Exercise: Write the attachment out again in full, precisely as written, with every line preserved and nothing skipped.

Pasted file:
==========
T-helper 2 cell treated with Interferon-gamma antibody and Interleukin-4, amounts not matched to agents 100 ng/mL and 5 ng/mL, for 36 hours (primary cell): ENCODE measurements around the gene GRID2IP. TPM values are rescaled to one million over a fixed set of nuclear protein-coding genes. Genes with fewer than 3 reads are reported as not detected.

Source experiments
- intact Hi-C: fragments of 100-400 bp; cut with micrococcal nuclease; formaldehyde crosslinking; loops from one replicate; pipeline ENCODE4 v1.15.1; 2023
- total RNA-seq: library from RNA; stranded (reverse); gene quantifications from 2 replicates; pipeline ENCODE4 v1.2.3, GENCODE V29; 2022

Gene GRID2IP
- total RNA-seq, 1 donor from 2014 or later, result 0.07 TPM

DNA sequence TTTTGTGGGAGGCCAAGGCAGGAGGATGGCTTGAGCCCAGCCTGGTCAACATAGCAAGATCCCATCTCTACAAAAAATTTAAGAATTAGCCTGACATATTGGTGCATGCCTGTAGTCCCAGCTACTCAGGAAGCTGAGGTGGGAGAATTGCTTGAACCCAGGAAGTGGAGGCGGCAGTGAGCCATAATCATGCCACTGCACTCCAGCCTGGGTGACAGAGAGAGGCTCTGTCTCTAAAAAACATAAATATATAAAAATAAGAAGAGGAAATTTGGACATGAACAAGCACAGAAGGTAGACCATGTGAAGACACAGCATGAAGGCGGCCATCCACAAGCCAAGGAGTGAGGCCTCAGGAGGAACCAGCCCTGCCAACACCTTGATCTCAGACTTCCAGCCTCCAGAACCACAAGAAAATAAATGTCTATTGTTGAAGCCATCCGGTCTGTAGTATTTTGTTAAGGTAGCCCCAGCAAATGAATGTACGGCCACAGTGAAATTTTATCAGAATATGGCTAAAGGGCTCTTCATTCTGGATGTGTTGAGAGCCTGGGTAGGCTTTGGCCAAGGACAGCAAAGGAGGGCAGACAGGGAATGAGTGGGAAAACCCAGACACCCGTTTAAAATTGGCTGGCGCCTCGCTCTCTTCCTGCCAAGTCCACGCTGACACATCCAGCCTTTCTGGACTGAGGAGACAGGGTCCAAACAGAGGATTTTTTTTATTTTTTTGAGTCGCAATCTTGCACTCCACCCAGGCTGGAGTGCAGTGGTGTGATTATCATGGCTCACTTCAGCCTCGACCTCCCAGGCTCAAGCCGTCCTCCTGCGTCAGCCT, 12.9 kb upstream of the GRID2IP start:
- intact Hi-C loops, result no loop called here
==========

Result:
T-helper 2 cell treated with Interferon-gamma antibody and Interleukin-4, amounts not matched to agents 100 ng/mL and 5 ng/mL, for 36 hours (primary cell): ENCODE measurements around the gene GRID2IP. TPM values are rescaled to one million over a fixed set of nuclear protein-coding genes. Genes with fewer than 3 reads are reported as not detected.

Source experiments
- intact Hi-C: fragments of 100-400 bp; cut with micrococcal nuclease; formaldehyde crosslinking; loops from one replicate; pipeline ENCODE4 v1.15.1; 2023
- total RNA-seq: library from RNA; stranded (reverse); gene quantifications from 2 replicates; pipeline ENCODE4 v1.2.3, GENCODE V29; 2022

Gene GRID2IP
- total RNA-seq, 1 donor from 2014 or later, result 0.07 TPM

DNA sequence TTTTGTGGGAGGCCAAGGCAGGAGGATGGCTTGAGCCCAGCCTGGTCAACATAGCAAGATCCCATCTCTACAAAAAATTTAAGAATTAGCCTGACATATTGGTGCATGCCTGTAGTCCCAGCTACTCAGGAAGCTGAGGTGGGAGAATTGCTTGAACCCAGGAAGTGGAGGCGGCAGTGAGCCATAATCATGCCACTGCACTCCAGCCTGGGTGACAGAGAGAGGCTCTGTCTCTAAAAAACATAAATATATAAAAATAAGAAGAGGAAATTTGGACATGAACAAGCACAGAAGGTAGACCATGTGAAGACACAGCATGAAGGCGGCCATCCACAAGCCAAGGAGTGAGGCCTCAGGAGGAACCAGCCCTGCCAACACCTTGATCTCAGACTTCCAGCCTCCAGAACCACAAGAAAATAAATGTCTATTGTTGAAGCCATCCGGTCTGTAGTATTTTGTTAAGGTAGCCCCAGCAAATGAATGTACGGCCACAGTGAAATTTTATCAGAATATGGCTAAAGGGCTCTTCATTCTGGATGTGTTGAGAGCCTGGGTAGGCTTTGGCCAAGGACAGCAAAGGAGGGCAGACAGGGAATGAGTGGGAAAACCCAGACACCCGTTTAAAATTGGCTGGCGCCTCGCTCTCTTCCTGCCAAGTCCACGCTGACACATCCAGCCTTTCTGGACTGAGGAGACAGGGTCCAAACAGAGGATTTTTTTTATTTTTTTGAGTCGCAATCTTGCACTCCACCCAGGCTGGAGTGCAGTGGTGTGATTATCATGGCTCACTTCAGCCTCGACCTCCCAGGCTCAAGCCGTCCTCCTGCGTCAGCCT, 12.9 kb upstream of the GRID2IP start:
- intact Hi-C loops, result no loop called here